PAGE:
I tried to prepare for an empty nest.
But I was not prepared for questioning my parenting career, my mortality, or my significance. I was not prepared for memory fades, heart palpitations or emotional freefalls. They say growing older isn’t for sissies. But I am a sissy! A whiner. A weakling! Even worse, a wuss.
And the irony of the empty nest syndrome is that it was the filling of the nest that made my courage take flight in the first place. Am I the only one who wearies of paradoxes? (Or is it paradoses . . . . paradi? It can’t be paradise.)
I remember clearly the day my fearlessness ran for cover. It was my tenth wedding anniversary, and I sat shivering in a tiny tent on the edge of a sloping mountain in a torrential rainstorm. Any minute I expected my husband and I to be swept over the edge of the Mogollon Rim, along with our soggy shelter, to our certain deaths below. Our young children would be left, alone, to be raised by people who were not us, wondering for the rest of their childhoods what happened to their parents, while our petrified bodies lay crumpled in the desolate wilderness, undiscovered until only our teeth were left as identification decades later.
Of course, that didn’t really happen. Instead, we got in our unreliable vehicle which wearied of my whining and actually started up when Rob turned the key. Then we drove safely down that frozen mountain to a warm cabin with a fireplace.
But that’s not the point. The point is, I didn’t want our children to become orphans. And I lost my sense of adventure. As a matter of fact, in my little world, “adventure” is now the “A” word. Don’t even think of using it around me. I’ll smack you.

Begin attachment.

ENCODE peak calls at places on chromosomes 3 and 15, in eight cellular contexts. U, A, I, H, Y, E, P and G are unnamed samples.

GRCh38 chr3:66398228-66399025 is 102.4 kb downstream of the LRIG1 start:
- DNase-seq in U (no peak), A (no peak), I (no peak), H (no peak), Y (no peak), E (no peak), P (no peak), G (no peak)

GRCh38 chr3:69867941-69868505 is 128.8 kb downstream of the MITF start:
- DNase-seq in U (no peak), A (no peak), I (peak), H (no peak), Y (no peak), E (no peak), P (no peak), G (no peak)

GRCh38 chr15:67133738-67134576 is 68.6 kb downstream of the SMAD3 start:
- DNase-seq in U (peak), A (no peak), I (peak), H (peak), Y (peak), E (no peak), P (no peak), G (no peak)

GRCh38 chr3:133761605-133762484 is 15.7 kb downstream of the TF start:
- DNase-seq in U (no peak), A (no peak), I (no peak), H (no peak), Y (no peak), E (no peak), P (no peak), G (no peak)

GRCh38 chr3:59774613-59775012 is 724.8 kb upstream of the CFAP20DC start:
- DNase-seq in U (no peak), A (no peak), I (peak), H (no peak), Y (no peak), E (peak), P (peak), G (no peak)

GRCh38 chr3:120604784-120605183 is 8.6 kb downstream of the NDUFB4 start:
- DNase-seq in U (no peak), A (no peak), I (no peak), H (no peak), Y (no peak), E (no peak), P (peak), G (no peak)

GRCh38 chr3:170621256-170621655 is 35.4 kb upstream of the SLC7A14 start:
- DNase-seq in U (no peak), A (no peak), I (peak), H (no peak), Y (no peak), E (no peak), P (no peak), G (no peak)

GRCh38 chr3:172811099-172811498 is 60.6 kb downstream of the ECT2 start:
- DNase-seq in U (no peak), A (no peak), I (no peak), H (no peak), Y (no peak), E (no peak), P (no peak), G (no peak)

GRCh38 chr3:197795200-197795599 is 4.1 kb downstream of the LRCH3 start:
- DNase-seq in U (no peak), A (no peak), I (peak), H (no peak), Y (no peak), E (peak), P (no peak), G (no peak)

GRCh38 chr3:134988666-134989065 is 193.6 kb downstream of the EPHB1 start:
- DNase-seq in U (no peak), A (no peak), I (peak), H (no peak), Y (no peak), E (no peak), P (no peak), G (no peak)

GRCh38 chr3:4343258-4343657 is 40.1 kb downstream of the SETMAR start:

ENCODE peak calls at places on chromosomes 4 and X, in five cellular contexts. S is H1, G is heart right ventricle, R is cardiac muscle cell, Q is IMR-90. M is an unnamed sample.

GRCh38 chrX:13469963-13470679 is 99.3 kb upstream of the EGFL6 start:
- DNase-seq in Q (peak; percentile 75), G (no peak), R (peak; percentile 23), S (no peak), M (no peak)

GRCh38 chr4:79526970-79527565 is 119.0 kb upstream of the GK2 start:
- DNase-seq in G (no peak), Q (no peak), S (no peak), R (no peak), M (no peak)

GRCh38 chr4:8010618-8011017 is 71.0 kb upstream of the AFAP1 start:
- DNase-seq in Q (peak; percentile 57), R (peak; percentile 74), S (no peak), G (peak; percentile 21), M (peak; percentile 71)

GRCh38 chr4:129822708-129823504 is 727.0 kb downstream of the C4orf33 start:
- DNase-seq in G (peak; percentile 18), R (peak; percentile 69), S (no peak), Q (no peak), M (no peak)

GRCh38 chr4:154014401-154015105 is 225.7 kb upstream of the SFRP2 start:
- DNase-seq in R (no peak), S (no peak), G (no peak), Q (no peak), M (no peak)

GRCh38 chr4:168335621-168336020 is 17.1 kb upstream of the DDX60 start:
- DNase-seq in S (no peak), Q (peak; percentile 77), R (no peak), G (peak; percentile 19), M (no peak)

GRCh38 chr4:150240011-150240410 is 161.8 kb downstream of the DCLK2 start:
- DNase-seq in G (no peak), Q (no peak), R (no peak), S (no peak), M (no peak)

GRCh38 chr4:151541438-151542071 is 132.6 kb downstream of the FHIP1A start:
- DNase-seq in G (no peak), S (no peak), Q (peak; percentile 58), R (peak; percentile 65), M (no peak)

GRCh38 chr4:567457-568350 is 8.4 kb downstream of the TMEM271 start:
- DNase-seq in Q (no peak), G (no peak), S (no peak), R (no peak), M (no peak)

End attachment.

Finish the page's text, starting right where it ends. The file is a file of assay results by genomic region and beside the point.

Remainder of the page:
Still, I wish I could become . . . courageous again. After all, my kids are grown. The risk of leaving them as orphans now is . . . zero. But the risk of mortality is one hundred percent. Nobody leaves this earth alive. I remember the day I first understood that, too. A cold hearted doctor unexpectedly told me that I had a dangerous cancer on my arm and, poof! Suddenly I had an expiration date.
Surgery removed the threat, but not the fear. Fear lasts longer, it turns out.
So, where does Fearlessness go to hide? And how do I get it to reappear? Will a friendly, “ollie ollie oxen free!” do it? Maybe it’s afraid I’ll confuse it with adventurous and it’ll wind up with a black eye. Just goes to show you—an empty nest can be a perilous place, full of homeless hormones.
I don’t know what the answer is exactly. But it does seem like somewhere between fear and fearlessness lies a happy medium where new experiences beckon and seasoned experience discerns.
It’s ironic that even after the baby birds are long gone, the nest remains—guess it was made of sturdy material. Maybe I’m not done yet. And perhaps significance is a medal born of courage and tenacity. After all, we did launch those young adults. They never were abandoned. Could a nest turn out to be a launching pad? A safe place from which to pursue a new life, for both young and old alike?
Maybe if I keep turning my face into the wind and lifting my wings, I’ll fly far above the tiny voice of fear below and wonder why I ever let it ground me.
So long, wuss. Hello, wisdom. It’s time to be who I really am. I was made to soar.